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Economic Booms: Bad for Your Health

June 30, 2003

Tags Booms and BustsBusiness Cycles

In the Austrian school's theory of the business cycle, the "boom"—even though it sounds good—is the cause of the business cycle and all its attendant problems. The "bust"—even though it sounds bad—is the recovery where all the problems of the business cycle are put right. The Austrian view is shared by many economy and stock market professionals who dub any retreats from overdone conditions as "corrections."

The mainstream of economists however has the exact opposite perspective—the expansion is good and the contraction is bad. Some, including Milton Friedman, even hold to a "plucking model" of the business cycle where the boom is the normal condition and any contraction is just some misguided government policy "plucking" the economy temporarily downward off its normal trajectory. In this view, the boom is an unmitigated good state of affairs, and the bust is an unnecessary and absolute bad event.

One very large body of statistical data that hints the Austrians are correct—and the mainstream has neither paddle or rudder—is the evidence on human health and mortality. The evidence strongly supports the idea that when an economy goes into recession, humans become healthier and the rate of death decreases.

Sustained long-term economic growth, of course, is good for human health and life expectancy. Americans today are healthier and have longer life expectancies than Americans of 1900 or 1800. Life expectancy is longer and child mortality is lower in wealthy countries compared to poor countries. Americans are healthier than Africans and Asians because of higher levels of wealth and income. Poverty is clearly not good for your health.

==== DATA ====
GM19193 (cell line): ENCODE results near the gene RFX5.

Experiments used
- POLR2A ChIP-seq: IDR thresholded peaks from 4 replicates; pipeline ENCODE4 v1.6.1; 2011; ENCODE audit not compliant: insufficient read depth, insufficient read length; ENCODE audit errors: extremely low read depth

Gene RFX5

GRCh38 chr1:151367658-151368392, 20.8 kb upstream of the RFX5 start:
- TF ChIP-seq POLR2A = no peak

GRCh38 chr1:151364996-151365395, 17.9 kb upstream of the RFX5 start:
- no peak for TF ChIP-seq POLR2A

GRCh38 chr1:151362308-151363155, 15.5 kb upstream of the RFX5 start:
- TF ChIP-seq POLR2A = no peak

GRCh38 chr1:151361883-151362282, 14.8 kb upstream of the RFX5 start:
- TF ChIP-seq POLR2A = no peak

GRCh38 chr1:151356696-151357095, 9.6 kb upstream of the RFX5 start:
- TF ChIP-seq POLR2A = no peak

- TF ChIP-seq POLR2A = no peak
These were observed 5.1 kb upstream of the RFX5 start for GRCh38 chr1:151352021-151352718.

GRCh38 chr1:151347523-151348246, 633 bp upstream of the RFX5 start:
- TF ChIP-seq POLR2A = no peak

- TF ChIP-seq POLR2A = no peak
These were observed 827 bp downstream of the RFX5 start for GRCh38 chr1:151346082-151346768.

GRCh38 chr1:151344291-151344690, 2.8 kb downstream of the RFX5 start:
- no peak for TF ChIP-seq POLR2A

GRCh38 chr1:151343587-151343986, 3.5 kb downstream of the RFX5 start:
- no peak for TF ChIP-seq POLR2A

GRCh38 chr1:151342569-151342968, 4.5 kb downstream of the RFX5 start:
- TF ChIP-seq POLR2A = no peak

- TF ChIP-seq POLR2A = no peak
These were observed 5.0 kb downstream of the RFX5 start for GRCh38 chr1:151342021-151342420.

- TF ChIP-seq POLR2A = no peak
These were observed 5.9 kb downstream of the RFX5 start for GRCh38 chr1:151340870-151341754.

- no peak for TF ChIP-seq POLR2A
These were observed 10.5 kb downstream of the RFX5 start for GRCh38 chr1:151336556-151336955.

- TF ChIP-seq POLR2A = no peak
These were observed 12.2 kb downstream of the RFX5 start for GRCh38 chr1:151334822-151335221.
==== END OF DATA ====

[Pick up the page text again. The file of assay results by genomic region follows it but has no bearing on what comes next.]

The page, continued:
But what about the business cycle when government generates periods of overly speculative investing and even stock market hysteria followed by unemployment and bankruptcy? What are the health consequences of an economic frenzy fueled by money creation?

Four statistical studies using data from all 50 American States, 50 Spanish Provinces, 16 German States and 23 OECD Countries have found that increases in unemployment correlate with a decrease in the rate of death. For example, Christopher Ruhm, an economist at the University of North Carolina at Greensboro found that a one-percent increase in the unemployment rate is correlated with a one-half percent decrease in the rate of death.*

Surprisingly, no calls have been forthcoming from the economics profession to decrease the money supply by 99% which would supposedly increase the unemployment rate to 99% and therefore lead to virtual human immortality.  Not surprisingly, even when mainstream economists and government bureaucrats become enlightened to the fact that health improves during recessions, they fail to make the connection that the boom phase of the business cycle is bad for human health and life expectancy.

The reasons for the statistical relationship between health and the economy should be obvious for all to see, but most are blinded by obedience to the notion that stock market and economy-wide booms are all-out good for us. Here are some reasons to think otherwise: